Six years ago, David and Alicia Tschirhart, who was pregnant at the time, went on a mountain hike in Escondido, Calif., with their yellow Lab, Marley. When Alicia reached down to grab what she thought would make a good walking stick, Marley raced over to her and started barking.
Marley’s actions saved Alicia’s life. It wasn’t a stick that she was reaching for — it was a rattlesnake.
Sadly, not long after the birth of the Tschirharts’ daughter, Marley was diagnosed with cancer. Although the hero dog didn’t survive it, he lives on…sort of.
Last December, the Tschirharts welcomed a new yellow Lab puppy into their family. Ziggy isn’t just any yellow Lab. He’s Marley’s clone. The Tschirharts paid $50,000 to have another dog who looks and acts, they say, just like Marley.
— CNN (@CNN) February 27, 2020
Ziggy was created by the scientists at ViaGen Pets, the only company in the United States that clones dogs and cats. They did this by inserting a skin cell from Marley into the nuclei of eggs that were harvested from donor pets. To start the embryo’s dividing process, it was given a shock. The modified embryos were then implanted, via invasive surgery, into a surrogate dog who gave birth to Ziggy.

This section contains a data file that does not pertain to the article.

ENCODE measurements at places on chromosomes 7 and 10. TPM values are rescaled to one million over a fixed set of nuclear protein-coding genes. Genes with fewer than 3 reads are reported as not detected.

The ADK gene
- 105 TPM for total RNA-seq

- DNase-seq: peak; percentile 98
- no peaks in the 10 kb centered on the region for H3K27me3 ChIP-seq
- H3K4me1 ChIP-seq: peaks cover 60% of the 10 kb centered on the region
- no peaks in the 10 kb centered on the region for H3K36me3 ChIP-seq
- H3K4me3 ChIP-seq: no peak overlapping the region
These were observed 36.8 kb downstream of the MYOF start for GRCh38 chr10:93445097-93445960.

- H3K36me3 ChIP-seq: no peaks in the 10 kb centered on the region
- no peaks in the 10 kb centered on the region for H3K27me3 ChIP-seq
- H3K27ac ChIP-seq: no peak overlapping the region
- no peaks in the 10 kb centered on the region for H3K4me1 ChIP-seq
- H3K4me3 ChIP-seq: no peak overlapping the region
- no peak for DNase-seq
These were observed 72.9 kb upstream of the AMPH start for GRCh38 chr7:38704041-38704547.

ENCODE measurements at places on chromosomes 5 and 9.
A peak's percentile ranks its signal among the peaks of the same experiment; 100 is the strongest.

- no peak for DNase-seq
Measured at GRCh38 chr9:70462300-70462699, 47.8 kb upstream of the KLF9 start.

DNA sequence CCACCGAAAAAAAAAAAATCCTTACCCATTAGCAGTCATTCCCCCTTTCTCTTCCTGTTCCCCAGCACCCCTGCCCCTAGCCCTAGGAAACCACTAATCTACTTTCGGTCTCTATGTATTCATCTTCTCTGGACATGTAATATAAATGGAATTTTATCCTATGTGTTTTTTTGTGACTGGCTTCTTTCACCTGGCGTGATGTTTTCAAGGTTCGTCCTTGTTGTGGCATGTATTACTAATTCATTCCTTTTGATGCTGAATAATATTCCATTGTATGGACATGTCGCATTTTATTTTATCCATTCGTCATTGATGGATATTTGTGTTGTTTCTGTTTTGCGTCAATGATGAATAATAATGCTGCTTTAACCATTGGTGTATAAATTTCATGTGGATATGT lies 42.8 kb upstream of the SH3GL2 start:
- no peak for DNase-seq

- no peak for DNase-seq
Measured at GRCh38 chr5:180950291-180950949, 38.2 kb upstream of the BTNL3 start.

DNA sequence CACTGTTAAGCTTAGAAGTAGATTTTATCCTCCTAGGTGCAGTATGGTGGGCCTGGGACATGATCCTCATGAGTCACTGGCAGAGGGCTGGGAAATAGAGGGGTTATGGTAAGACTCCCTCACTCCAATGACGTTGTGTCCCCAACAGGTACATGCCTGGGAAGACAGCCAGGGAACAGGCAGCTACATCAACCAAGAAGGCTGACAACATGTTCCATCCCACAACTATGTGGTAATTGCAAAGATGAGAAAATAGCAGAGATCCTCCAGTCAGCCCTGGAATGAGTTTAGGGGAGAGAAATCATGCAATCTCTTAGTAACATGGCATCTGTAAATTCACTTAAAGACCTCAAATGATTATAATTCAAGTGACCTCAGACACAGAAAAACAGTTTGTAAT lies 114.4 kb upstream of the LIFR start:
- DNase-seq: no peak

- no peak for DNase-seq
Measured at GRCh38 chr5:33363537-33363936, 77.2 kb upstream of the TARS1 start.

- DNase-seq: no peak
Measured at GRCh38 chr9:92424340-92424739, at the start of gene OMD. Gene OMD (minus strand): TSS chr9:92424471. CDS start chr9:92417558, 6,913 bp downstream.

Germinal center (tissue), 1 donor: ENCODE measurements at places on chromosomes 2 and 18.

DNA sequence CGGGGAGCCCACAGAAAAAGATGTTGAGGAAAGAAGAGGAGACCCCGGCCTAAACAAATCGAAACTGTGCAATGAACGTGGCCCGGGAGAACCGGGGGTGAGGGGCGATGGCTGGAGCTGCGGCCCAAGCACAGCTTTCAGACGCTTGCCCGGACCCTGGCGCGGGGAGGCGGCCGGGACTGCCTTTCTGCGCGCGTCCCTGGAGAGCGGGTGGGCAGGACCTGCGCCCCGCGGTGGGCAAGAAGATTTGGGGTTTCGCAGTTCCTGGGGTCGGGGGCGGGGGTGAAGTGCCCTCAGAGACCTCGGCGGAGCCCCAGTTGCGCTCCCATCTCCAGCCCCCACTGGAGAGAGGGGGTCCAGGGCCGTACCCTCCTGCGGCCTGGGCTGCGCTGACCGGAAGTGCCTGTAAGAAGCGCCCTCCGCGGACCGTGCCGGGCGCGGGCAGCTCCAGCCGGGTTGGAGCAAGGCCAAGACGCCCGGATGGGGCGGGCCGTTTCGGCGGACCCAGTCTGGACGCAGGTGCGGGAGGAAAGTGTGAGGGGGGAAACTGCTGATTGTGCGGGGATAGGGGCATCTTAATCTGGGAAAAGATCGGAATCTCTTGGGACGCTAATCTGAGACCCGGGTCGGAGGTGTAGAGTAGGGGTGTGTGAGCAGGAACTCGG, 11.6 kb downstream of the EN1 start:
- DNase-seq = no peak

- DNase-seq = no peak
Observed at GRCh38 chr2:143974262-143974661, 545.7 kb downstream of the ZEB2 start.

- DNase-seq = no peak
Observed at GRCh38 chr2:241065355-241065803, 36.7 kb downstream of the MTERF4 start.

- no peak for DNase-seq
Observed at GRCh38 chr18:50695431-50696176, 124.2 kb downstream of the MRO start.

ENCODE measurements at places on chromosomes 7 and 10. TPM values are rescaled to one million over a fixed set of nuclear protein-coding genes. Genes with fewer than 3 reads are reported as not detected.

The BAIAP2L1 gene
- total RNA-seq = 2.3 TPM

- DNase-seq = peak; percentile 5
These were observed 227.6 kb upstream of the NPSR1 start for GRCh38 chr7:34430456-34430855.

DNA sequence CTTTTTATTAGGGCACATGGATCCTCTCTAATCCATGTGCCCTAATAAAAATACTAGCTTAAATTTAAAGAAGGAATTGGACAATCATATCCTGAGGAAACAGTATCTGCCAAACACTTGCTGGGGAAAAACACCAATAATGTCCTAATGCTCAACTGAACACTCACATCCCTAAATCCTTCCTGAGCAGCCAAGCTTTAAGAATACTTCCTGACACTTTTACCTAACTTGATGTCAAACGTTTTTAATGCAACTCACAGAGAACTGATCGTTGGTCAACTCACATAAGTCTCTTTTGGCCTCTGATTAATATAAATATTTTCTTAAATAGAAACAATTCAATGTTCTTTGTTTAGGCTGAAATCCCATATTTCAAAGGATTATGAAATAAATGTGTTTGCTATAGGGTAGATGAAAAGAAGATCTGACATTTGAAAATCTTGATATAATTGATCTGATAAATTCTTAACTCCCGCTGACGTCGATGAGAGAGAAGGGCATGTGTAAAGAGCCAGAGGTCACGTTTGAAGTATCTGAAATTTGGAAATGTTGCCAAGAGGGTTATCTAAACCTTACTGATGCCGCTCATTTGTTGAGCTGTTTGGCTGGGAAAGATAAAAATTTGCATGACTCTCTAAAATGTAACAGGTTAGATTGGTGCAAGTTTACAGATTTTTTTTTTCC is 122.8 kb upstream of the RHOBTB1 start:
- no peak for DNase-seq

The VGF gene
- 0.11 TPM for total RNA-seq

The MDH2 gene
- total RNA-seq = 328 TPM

ViaGen Pets charges $50,000 to clone a dog or $35,000 to clone a cat.
Sure, we’ve all probably fantasized about cloning a beloved dog so we’d have a carbon copy of them around for many more years to come. But then we consider the cost and ethics, and for most of us, the idea remains just that: a fantasy.
Still, there’s currently a one-year waiting list at ViaGen Pets. Here’s hoping some of those people wanting to clone their pets become aware of these three reasons why it’s really not a good idea.
1. Adopt, don’t shop (or clone). There are thousands of homeless pets, including plenty of yellow Labs, available at shelters and rescues (find a Labrador rescue group here). You will literally save yourself tens of thousands of dollars while saving a life in the process.
2. The exorbitant cloning fees could help thousands of homeless dogs. Along with the $50,000 ViaGen charges to clone a dog, there’s a $1,600 fee for “genetic preservation,” the biopsy to remove cells from the original dog. Think of all the shelters and rescue groups that would benefit from a $51,600 donation instead.
3. Cloning pets is unethical. It’s opposed by major animal welfare organizations including the ASPCA and the Humane Society of the United States (HSUS). According to a 2019 Gallup poll, the majority (66 percent) of Americans believe it’s morally wrong. Considering that 1.5 million pets are euthanized in animal shelters every year, it makes much more sense to save their lives than to create clones that won’t necessarily share the original pet’s personality.
Instead of cloning Marley, I wish the Tschirharts had instead paid his heroic act forward by saving a life — of a doomed shelter dog.
Photo: CC0 (that’s not Ziggy or Marley)